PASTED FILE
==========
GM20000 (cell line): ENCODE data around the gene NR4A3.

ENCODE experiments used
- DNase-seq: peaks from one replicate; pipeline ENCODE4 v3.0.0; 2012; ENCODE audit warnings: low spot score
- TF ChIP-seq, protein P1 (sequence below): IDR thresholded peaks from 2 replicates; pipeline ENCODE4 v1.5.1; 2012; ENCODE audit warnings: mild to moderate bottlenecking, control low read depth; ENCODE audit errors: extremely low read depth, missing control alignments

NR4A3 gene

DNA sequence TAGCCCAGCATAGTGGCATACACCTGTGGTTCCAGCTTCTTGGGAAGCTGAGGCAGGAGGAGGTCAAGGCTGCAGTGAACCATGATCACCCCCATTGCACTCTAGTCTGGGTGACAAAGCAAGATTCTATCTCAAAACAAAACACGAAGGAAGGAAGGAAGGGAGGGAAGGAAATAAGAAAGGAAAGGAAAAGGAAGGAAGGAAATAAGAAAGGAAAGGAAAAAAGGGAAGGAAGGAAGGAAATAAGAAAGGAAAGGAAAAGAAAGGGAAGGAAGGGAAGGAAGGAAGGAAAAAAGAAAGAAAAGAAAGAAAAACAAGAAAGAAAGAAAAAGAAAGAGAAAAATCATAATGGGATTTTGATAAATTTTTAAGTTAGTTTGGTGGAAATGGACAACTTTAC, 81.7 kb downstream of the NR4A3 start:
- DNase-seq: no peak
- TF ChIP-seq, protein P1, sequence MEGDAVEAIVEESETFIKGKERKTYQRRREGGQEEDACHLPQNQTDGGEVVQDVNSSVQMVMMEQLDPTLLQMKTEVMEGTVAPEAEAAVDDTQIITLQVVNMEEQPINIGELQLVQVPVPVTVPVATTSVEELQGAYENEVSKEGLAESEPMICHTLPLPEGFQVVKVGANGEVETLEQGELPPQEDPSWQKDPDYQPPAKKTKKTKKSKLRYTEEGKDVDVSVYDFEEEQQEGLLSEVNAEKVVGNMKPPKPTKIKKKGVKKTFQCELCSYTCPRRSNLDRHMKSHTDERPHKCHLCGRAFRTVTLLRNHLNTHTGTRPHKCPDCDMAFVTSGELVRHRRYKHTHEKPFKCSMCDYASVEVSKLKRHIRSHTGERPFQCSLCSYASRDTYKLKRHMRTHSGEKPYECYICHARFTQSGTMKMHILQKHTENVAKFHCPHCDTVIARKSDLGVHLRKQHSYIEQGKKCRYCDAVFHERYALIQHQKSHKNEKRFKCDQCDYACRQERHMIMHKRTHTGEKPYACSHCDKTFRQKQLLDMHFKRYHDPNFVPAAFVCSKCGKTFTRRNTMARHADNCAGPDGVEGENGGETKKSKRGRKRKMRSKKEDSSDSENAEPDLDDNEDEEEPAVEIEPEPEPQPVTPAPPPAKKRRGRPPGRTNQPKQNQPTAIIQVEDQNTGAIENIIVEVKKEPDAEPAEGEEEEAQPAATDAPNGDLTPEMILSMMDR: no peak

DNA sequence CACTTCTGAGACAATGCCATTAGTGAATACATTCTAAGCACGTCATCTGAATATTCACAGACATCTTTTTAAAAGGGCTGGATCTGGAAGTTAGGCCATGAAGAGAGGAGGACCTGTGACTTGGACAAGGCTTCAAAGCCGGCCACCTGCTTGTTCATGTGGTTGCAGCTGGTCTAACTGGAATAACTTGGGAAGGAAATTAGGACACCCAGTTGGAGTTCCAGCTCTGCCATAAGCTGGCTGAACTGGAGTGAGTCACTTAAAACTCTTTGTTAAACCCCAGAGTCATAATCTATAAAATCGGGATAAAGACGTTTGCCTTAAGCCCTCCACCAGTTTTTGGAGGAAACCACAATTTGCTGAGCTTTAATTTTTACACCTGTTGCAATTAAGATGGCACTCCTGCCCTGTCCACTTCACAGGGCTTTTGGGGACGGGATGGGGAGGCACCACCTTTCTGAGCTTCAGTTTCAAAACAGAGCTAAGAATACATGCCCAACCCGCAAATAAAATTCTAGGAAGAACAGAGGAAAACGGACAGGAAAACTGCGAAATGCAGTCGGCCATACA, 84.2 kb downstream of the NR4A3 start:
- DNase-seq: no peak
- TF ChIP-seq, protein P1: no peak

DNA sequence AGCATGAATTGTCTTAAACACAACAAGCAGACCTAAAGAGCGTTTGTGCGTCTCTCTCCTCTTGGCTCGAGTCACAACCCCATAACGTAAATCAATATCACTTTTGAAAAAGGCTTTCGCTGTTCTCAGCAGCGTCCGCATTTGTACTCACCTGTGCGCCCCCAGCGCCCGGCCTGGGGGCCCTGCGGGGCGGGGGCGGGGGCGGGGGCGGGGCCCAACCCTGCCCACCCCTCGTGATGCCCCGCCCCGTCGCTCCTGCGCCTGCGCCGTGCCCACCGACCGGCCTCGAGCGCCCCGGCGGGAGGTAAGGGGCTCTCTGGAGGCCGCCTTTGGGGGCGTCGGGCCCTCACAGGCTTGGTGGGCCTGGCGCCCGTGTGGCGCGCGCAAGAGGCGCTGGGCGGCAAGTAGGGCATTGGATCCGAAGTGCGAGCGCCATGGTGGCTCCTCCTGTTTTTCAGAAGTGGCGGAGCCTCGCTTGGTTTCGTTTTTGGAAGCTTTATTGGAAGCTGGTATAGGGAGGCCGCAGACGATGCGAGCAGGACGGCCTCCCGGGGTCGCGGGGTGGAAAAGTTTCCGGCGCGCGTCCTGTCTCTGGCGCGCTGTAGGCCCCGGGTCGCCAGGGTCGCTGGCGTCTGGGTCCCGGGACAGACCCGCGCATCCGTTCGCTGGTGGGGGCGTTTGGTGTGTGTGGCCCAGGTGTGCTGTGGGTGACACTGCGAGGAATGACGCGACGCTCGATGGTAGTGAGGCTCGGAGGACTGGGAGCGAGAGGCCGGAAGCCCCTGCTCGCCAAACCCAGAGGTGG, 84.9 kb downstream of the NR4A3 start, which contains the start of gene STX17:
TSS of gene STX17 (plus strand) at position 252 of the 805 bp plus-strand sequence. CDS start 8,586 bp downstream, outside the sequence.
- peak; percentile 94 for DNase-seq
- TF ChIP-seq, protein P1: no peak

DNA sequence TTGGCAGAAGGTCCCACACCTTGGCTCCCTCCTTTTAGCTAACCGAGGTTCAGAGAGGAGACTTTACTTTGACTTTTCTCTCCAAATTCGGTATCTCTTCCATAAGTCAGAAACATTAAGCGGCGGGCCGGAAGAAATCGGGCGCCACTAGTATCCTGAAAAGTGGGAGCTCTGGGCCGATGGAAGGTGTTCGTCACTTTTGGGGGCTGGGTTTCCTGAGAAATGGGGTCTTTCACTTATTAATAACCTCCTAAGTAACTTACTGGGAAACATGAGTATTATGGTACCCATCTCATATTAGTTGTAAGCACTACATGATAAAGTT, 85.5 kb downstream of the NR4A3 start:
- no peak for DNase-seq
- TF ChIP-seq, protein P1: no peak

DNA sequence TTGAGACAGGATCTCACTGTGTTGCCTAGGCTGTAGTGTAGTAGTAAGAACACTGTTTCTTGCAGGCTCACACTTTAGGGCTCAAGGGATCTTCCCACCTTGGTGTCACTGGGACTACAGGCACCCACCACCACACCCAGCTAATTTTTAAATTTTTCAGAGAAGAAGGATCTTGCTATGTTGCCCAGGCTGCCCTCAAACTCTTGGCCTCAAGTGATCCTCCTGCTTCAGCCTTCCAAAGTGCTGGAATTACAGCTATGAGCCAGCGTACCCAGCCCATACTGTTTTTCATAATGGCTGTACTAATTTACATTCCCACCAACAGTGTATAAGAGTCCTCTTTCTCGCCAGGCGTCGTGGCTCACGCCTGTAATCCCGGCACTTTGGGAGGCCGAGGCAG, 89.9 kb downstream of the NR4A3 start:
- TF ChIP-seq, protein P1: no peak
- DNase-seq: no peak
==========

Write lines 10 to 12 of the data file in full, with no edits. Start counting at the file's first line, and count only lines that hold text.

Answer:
- DNase-seq: no peak
- TF ChIP-seq, protein P1: no peak

DNA sequence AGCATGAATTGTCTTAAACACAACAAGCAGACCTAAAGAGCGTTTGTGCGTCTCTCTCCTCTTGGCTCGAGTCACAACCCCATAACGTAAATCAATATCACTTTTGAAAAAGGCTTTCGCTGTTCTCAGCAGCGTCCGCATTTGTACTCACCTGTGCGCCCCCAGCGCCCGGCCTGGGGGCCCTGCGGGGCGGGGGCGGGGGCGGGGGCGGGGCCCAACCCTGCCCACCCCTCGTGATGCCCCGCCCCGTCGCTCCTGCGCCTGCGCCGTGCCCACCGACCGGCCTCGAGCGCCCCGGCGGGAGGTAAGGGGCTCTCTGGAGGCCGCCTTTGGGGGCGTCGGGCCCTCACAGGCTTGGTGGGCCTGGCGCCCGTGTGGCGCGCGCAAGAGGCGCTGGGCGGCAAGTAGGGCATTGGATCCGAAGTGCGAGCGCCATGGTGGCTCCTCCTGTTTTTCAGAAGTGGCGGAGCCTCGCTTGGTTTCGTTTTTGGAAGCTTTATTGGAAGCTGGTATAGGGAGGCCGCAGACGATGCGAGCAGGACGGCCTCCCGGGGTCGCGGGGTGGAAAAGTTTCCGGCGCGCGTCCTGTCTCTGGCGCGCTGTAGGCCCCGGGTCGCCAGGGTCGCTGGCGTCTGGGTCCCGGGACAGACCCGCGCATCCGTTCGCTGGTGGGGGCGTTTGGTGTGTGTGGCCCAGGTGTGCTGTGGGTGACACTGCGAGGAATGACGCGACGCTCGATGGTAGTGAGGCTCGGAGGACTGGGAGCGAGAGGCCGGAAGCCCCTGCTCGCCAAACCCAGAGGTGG, 84.9 kb downstream of the NR4A3 start, which contains the start of gene STX17: